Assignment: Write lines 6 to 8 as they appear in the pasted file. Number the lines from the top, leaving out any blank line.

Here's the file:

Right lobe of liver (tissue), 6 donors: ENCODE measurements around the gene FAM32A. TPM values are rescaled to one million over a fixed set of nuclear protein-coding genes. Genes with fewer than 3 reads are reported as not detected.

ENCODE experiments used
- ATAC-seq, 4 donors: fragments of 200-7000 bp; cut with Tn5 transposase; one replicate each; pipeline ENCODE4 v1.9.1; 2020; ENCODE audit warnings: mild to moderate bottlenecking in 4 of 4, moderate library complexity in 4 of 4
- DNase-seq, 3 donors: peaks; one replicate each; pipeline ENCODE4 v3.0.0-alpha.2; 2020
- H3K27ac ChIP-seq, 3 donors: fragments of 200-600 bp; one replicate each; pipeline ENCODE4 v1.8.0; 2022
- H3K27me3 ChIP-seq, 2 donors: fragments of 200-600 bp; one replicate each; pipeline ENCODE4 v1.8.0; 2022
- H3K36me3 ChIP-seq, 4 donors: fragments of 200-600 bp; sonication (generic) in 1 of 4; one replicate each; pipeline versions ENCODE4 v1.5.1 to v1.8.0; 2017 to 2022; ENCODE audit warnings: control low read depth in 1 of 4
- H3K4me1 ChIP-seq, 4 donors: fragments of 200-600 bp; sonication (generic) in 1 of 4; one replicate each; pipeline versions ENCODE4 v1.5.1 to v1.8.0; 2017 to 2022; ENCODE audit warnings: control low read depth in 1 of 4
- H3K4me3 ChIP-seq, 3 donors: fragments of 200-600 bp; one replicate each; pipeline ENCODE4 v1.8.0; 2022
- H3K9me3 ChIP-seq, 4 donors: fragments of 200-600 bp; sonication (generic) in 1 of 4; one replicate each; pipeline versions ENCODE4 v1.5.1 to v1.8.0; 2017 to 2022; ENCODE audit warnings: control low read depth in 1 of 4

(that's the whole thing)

- H3K27me3 ChIP-seq, 2 donors: fragments of 200-600 bp; one replicate each; pipeline ENCODE4 v1.8.0; 2022
- H3K36me3 ChIP-seq, 4 donors: fragments of 200-600 bp; sonication (generic) in 1 of 4; one replicate each; pipeline versions ENCODE4 v1.5.1 to v1.8.0; 2017 to 2022; ENCODE audit warnings: control low read depth in 1 of 4
- H3K4me1 ChIP-seq, 4 donors: fragments of 200-600 bp; sonication (generic) in 1 of 4; one replicate each; pipeline versions ENCODE4 v1.5.1 to v1.8.0; 2017 to 2022; ENCODE audit warnings: control low read depth in 1 of 4